Why has Joey been playing with an antarctic icefish for the last few years? These unusual creatures have developed evolutionary adaptations that allow them to survive in harsh environmental conditions, and modelling these adaptations might be the key to designing a microphysiological ‘human’ on a chip for drug discovery. Scaling presents a big practical problem in connecting organ compartments together: how do we make sure the liver has sufficient volume to metabolize a drug dose delivered through the lung surface area, to treat a cancer tumor in the GI tract? The icefish has developed natural adaptations to overcome critical transport limitations imposed by their surroundings, and Joe shows with experimental and analytical models that these ‘tricks’ may be used to design physiologically scaled humans-on-chips. Check out the publication recently out in Technology!
Mad props to Ray and Stephanie, both of whom scored prestigious 3 year awards from NSERC supporting their doctoral research in mechanosensitive differentiation of induced pluripotent stem cells, and breast cancer cell and tissue mechanics!
Outstanding Contribution awards at the Ph.D. and Masters level to Stephanie and Sanya for their podium presentations at the 5th annual Polytechnique/McGill Chemical Engineering Research Day, for their talks on smart material mechanosensors and bacterial infection co-culture models. Congratulations!
Happy New Year! Welcome and congratulations to Carley and Sonya, both new graduate students who will be joining our cancer team. They received MEDA and EUL awards to support their work- we’re extremely grateful for the support provided through these programs.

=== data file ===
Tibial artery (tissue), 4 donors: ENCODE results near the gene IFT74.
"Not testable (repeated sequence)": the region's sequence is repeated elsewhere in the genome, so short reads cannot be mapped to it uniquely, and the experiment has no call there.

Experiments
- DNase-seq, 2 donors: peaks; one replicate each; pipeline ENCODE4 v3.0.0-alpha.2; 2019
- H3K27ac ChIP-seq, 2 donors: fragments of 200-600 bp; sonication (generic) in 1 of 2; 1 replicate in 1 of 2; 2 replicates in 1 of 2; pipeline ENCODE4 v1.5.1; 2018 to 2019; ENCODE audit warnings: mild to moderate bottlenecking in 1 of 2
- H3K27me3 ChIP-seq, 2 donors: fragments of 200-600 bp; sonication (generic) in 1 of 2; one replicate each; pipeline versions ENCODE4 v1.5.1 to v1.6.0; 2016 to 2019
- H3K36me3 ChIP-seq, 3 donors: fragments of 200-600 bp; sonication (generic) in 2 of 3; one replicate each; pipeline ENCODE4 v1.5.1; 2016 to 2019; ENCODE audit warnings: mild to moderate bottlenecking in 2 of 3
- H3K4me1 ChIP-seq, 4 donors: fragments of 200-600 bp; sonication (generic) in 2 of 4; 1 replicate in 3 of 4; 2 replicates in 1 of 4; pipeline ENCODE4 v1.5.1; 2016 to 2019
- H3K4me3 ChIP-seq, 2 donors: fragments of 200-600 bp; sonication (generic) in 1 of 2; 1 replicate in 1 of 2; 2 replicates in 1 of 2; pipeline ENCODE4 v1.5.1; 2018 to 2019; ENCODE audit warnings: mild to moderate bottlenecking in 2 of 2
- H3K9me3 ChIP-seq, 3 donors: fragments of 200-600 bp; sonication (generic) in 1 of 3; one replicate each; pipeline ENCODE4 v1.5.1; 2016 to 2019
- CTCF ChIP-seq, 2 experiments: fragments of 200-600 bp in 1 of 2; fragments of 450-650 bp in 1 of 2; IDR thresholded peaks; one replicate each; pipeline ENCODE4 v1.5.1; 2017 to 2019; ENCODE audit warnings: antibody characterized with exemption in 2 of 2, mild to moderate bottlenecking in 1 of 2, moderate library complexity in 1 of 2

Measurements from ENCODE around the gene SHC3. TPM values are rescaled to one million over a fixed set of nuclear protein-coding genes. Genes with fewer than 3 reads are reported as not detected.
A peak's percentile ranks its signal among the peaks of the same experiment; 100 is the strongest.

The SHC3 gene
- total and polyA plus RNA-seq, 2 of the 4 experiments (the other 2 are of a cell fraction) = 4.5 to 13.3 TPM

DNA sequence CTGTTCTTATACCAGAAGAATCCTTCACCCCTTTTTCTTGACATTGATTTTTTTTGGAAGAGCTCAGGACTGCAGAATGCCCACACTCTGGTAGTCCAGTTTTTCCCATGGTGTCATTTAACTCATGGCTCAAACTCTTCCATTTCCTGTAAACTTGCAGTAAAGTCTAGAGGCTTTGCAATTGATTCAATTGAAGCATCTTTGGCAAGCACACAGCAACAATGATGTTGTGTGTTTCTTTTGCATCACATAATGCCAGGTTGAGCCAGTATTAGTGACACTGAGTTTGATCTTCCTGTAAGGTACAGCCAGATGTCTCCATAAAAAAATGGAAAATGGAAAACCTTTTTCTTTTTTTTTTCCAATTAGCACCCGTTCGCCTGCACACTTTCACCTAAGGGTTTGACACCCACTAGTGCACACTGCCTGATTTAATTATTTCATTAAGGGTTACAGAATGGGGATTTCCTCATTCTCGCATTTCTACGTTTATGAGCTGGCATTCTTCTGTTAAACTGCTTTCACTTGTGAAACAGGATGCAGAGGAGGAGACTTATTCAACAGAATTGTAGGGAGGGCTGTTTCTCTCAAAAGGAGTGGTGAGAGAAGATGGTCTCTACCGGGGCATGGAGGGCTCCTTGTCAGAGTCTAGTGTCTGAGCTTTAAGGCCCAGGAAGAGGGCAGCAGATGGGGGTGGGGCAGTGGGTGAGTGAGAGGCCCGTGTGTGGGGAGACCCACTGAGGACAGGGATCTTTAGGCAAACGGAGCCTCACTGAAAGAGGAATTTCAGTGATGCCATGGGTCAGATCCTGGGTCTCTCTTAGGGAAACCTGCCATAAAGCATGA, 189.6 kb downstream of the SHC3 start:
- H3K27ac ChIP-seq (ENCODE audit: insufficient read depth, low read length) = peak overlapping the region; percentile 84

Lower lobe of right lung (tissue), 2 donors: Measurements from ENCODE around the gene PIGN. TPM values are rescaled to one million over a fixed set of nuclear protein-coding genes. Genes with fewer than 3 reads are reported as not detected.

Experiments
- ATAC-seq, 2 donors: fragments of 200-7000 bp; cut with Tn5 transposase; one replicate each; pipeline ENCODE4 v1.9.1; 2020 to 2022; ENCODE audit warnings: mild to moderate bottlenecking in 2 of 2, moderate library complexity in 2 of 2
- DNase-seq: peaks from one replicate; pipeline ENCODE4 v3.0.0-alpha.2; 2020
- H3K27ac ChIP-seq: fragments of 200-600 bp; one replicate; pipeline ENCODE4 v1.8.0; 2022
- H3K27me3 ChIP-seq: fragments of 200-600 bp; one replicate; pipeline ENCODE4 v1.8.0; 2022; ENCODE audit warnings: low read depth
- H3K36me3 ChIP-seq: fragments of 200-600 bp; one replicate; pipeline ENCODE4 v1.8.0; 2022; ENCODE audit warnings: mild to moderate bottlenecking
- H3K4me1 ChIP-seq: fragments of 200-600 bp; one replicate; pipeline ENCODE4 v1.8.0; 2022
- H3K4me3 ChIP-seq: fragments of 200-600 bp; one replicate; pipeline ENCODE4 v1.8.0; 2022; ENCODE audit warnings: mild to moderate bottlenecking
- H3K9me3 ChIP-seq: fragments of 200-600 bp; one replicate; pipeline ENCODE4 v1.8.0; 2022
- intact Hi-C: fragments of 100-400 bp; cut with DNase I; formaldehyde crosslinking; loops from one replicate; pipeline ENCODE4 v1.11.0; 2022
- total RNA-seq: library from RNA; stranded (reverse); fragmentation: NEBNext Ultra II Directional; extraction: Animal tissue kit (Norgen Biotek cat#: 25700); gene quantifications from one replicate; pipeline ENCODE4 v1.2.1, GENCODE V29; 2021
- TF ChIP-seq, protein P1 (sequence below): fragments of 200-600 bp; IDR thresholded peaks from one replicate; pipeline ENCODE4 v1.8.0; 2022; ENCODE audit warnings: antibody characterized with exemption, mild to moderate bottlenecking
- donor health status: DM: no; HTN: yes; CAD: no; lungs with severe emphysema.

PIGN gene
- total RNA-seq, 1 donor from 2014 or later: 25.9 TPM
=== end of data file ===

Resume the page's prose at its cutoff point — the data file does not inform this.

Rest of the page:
1st overall AND best poster awards to Wontae and Stephanie for the research they presented at the International Cell-Matrix Interactions meeting in Berlin yesterday! Congratulations to them, and to all our co-authors and collaborators who are making these projects so successful – we’re a fortunate research group.
Mad congratulations to Avital, who is no longer a master’s candidate, but our first MASTER now! Her thesis looked at quantifying cell mechanics in idiopathic pulmonary fibrosis, and she developed some easily accessible techniques to measure traction forces in 3D-like systems, showing that under certain culture conditions, cell contractile activity is enhanced in 3D. Good luck with your new job and further quests for science in Seattle!
EDIT: I guess this means that the lab is now Master Of One?
Big congratulations to Sarah Dubois, who received the Summer Undergraduate Research in Engineering poster award for her work on force measurement in complex contractile tissues formed in microfabricated templates – well done! Congratulations also to Nik Kalashnikov who presented his work at the SURE conference on measuring cellular mechanical properties in realistic hydrogel microenvironments, which also generated a lot of interest and discussion.
to explore cancer, immunology and engineered tumor microenvironments. Interested candidates must have a strong background in cell biology, with a previous focus on either cancer OR technology-driven approaches to biology. Interested applicants, please send Chris an email, along with a CV and statement of interest.
Congratulations to Wontae and Sanya, who received well-deserved NSERC PGS-D and CGS-M scholarships for their graduate research!
Congratulations to Avital, who’s presentation on dimensionally-dependent traction force microscopy in idiopathic pulmonary fibrosis was awarded the Best Master’s-level contribution at the McGill / Polytechnique Chemical Engineering Research Day 2016!